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For a medley of innovative designs
FACT

Fig 1. A cross section showing the FACT
relative to the liner and borehole

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The FACT (FLUTe Activated Carbon Technique) is a method developed by FLUTe for mapping the distribution of contamination in the pore space and fractures of a borehole wall. The technique incorporates a 0.125 x 1.5 inch strip of activated carbon felt into the typical hydrophobic cover of the NAPL FLUTe system normally used for mapping the subsurface presence of a wide variety of NAPLs. The NAPL FLUTe cover is typically installed into a borehole on the outside of an everting FLUTe blank liner. The installation of a NAPL FLUTe cover with the added activated carbon strip allows one to draw, by diffusion, the dissolved contaminants from the formation into the activated carbon. Recovery of the liner by inversion prevents the carbon from contact with any other portion of the borehole wall. At the surface, the carbon is then sectioned for chemical analysis. With the combination of the NAPL cover and the FACT, one can map both the NAPL and the dissolved phase of many other contaminants.


The FACT felt geometry is shown in the drawing, Fig. 1. The felt is located on the inside surface of the ~1 mil thick hydrophobic cover. Between the carbon and the liner is located a thin flexible diffusion barrier that isolates the carbon from the liner. The barrier is stitched to the cover on both sides of the carbon strip. The liner presses the diffusion barrier, carbon felt and perforated cover firmly against the borehole wall. The cover material is usually dye striped on the outside surface for the purpose of mapping the presence of the NAPL by developing a stain on the inside surface of the cover. The photo, Fig. 2, shows a FACT carbon felt strip sandwiched between the lower silver colored diffusion barrier and the upper striped, white NAPL FLUTe cover.

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The protection provided by the NAPL FLUTe cover and the brief exposure (a few seconds) to the resident borehole water during the eversion of the carbon felt into place against the borehole wall greatly reduces any concern about the contact of the system with the borehole water. The borehole water is usually pumped from the hole as the liner is everted. The exposure time during the inversion of the liner during its removal is also brief. The FACT is typically left in place for 48 hr. for a vadose zone installation to allow the diffusion process from the formation into the carbon. Because the diffusion coefficient is much smaller in water than in air, the FACT should be left in place in the saturated zone for about two weeks. A diffusion calculation shows that two days is long enough to “see” about 0.5cm into the borehole wall with a pore space of 20%. That is much better after two weeks. It is wise to seal the borehole with the FLUTe liner system as quickly as possible after the hole is drilled to minimize cross connection and the effect of the borehole water on the pore water in the formation.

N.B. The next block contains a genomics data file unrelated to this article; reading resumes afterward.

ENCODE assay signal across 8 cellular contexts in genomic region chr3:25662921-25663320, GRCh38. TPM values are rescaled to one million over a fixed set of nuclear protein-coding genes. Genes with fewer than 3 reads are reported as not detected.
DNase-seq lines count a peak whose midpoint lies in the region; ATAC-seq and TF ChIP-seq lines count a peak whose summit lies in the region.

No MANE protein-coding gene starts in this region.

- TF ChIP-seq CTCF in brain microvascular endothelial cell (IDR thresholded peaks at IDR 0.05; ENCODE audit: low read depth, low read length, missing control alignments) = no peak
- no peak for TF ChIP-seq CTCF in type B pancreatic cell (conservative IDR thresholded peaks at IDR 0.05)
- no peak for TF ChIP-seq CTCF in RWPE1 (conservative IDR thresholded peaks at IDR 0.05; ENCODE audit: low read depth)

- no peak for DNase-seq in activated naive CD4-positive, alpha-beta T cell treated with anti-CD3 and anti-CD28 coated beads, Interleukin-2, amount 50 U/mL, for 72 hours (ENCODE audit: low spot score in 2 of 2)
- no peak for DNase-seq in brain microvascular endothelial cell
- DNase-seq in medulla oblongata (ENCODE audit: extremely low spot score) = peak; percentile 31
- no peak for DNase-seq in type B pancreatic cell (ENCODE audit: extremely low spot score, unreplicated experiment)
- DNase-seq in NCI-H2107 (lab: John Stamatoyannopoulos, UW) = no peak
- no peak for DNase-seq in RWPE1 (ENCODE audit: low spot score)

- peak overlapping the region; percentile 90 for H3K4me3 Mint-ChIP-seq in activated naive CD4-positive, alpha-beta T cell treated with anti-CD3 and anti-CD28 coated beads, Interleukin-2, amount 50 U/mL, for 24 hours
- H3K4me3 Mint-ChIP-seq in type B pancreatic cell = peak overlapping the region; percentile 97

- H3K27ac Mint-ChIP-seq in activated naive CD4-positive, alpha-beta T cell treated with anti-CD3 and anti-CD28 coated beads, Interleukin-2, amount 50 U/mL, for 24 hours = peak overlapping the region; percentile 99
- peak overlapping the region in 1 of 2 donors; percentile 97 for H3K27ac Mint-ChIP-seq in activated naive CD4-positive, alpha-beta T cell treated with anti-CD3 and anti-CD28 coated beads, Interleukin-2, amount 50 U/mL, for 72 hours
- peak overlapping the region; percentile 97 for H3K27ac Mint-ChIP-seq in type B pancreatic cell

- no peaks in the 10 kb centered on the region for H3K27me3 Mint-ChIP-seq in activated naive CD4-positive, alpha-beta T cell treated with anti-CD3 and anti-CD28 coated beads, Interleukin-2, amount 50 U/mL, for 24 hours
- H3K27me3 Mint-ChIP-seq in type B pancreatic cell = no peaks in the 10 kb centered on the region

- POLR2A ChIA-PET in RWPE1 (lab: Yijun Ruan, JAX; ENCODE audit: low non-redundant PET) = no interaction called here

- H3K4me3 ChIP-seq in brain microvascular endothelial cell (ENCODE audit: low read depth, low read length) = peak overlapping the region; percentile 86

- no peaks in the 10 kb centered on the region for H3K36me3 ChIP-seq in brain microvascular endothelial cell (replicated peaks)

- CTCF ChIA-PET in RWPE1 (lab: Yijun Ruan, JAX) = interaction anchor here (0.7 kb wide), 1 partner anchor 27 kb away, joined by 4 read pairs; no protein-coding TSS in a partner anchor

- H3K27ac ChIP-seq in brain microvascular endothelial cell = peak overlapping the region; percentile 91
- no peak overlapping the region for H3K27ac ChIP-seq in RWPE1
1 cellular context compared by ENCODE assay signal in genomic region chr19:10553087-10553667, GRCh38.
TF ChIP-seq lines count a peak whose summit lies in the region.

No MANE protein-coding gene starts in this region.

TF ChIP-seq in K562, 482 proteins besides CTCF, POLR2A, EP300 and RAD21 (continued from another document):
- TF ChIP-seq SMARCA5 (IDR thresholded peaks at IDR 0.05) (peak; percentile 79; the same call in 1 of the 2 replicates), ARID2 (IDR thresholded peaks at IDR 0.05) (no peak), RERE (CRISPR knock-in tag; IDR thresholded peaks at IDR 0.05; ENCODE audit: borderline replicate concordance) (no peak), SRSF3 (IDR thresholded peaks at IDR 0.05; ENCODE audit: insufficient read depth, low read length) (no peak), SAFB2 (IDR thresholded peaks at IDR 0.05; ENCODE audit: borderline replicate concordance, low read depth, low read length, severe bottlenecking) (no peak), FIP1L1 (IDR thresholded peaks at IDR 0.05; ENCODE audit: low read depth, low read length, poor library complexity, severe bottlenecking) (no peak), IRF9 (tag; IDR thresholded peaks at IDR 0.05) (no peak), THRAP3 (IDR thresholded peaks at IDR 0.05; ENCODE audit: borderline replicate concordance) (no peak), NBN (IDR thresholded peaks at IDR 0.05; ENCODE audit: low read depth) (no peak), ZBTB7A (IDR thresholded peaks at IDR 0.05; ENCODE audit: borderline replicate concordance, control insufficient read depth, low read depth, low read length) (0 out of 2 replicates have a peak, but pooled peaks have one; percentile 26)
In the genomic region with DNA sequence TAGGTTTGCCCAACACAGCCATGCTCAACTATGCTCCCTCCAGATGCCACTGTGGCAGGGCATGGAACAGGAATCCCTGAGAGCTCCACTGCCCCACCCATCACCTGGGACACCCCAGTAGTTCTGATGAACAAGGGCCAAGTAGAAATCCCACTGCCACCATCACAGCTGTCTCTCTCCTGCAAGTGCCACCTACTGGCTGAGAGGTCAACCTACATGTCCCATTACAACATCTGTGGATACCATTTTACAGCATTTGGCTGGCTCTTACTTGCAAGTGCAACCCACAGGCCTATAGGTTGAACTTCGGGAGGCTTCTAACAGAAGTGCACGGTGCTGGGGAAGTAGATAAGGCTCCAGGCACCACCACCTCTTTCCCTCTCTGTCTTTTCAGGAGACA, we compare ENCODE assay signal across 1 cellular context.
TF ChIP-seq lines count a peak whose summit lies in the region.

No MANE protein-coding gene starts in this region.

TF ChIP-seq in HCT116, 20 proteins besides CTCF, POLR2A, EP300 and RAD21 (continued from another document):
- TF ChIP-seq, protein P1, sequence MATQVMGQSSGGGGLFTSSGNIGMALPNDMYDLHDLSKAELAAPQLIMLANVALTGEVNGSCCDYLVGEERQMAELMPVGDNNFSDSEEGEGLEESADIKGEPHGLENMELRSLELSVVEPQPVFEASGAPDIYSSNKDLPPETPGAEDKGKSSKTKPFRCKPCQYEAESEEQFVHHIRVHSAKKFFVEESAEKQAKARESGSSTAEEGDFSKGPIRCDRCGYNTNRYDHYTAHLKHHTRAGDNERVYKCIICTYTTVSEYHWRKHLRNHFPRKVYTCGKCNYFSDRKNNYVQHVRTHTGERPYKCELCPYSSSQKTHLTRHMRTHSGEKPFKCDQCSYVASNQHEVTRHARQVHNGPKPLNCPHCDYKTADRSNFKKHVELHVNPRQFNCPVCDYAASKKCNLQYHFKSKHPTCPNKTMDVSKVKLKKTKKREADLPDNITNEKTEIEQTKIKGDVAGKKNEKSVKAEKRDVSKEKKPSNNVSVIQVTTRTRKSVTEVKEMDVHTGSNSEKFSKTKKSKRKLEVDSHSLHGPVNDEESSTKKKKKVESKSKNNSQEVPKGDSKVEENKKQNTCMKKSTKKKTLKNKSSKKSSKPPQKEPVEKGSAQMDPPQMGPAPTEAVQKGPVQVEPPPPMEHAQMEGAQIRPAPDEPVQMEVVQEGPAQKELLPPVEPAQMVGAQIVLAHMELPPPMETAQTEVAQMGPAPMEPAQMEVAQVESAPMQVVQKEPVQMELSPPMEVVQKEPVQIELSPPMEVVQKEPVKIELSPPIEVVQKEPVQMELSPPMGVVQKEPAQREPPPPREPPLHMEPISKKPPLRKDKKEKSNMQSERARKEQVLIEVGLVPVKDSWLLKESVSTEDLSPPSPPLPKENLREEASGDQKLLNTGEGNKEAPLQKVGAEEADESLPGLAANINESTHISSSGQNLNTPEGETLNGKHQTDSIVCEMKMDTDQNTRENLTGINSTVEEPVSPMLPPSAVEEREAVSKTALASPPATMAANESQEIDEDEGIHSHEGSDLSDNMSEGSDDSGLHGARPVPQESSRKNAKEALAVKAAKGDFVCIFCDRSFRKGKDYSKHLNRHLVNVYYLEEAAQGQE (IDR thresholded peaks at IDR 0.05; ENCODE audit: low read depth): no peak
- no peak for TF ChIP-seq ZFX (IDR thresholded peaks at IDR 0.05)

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Whereas the first rigorous test of the method was done in Denmark in soil, the FACT method is uniquely easy to use in fractured rock which is where this method has been more frequently used. A master’s thesis is available by Monique Beyer of the Danish Technical Univ. which is a rigorous assessment of the FACT analysis method and its use for a fractured rock site. There is very little loss in the handling of the carbon. The use below the water table requires a much longer exposure of the carbon, perhaps as long as two weeks, because of the 10,000 fold lower diffusion rate in water than in air for some VOCs.

A method is in development for ,continuous reading of the contaminant level in the carbon. With that as a guide, a second strip on the same liner can be sectioned for identification of the contaminants. This technique will greatly reduce the number of sections to be chemically analyzed.

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Once the carbon felt sandwich is removed from the hole, the liner is removed from outside of the inverted cover and the carbon felt is sectioned as desired and placed in sample bottles with methanol. The methanol extracts the contaminant from the carbon, and the methanol is analyzed in the lab. The procedure is very similar to analysis of a soil sample. Several labs have experience analyzing the carbon felt.

The FACT method was first tested in Denmark in 2010 where it was compared to measurements performed in contaminated sediments using both the Geoprobe MIP and soil sample analysis. The NAPL/FACT liners were actually installed through Geoprobe rods. The graph (Fig.3) shows the excellent comparison with the MIP results. The comparison was equally good with the soil samples. The FACT results are in terms of contamination per gram of carbon and not directly related to the concentration in the formation. Rather, the contaminant concentration in the carbon is more directly related to the concentration gradient and diffusion coefficient of the contaminant in the formation pore or fracture space. In other words, the carbon concentration is a measure of the availability of the contaminant. The carbon is typically analyzed for the concentrations of individual species. To date, most assessments have been for NAPLs.